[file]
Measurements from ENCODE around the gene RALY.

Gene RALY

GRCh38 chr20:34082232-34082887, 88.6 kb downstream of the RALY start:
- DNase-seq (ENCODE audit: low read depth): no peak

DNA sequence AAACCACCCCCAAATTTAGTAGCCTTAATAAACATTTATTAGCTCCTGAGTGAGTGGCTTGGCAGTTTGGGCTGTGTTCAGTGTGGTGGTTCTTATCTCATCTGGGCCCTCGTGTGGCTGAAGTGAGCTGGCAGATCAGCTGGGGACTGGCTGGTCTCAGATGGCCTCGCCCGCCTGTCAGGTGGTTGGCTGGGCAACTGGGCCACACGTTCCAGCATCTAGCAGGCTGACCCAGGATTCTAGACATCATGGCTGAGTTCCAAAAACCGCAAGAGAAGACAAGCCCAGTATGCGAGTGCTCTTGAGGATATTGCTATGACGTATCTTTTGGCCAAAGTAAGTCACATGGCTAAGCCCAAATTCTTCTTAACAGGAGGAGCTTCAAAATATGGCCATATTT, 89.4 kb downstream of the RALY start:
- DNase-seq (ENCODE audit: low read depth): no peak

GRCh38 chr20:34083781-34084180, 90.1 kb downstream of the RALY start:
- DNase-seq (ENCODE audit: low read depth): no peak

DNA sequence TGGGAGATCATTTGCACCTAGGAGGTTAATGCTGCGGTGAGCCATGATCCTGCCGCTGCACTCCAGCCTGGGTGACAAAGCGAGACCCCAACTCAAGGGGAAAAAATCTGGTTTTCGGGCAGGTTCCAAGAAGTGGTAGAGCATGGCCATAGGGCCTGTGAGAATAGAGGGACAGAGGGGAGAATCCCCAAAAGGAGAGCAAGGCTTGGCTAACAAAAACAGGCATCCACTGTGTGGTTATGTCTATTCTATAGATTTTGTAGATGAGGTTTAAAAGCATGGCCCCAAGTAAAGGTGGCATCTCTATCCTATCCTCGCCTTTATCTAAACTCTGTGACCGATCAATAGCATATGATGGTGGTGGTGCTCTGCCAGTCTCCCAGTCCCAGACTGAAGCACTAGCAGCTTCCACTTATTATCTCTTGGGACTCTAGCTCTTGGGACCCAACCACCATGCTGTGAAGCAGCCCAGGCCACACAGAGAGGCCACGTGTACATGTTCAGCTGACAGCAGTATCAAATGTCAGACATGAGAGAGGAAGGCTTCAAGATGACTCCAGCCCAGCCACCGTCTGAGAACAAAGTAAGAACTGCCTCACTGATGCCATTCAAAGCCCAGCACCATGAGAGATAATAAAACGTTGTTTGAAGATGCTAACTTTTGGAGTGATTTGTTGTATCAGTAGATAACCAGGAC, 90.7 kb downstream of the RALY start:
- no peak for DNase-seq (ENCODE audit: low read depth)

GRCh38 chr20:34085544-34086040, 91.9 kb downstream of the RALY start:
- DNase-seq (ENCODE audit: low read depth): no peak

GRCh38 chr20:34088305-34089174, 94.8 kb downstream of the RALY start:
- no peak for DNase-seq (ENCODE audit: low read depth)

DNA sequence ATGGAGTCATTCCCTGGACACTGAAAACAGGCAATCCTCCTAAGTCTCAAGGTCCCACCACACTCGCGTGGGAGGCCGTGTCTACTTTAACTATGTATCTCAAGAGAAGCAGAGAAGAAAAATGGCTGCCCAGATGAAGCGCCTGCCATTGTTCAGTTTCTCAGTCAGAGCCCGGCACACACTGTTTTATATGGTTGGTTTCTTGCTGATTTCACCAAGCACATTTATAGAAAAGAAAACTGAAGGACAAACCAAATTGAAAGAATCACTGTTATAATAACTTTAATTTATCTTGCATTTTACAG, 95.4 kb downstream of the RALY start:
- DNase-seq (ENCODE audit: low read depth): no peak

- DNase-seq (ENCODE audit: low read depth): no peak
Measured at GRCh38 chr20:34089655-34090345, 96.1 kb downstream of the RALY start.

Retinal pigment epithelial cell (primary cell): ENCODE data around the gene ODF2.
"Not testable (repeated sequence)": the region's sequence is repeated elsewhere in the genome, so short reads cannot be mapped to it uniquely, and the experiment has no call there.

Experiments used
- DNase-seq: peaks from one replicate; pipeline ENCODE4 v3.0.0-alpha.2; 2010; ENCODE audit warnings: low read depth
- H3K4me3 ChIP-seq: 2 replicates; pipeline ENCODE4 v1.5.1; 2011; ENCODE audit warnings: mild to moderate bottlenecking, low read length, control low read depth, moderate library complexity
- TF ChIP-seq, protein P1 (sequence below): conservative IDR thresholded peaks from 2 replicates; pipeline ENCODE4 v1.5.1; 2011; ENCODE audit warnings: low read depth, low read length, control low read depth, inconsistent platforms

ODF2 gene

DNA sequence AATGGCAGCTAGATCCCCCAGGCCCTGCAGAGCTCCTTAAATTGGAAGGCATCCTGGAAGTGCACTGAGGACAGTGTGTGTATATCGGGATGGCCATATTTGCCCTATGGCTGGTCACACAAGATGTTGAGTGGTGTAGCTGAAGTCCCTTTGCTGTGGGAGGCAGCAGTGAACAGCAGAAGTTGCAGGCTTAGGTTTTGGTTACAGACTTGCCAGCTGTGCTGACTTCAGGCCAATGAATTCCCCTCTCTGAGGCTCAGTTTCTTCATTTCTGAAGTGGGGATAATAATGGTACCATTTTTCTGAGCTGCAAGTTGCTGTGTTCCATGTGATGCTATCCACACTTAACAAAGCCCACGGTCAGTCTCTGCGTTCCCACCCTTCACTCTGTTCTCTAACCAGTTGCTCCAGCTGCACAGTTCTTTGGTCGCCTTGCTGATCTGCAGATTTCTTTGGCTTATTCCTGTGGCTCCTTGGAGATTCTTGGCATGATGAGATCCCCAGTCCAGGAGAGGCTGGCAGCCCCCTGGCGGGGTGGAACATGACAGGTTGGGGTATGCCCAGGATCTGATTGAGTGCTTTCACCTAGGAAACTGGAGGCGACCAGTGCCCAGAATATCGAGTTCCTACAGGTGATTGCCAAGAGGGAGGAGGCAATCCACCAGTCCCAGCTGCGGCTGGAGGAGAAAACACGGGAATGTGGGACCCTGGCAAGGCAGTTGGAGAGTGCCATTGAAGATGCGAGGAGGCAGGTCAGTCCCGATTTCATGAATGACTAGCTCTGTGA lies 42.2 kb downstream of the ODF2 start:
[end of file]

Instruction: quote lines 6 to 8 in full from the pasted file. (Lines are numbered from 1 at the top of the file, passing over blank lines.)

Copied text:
- DNase-seq (ENCODE audit: low read depth): no peak

GRCh38 chr20:34083781-34084180, 90.1 kb downstream of the RALY start:
- DNase-seq (ENCODE audit: low read depth): no peak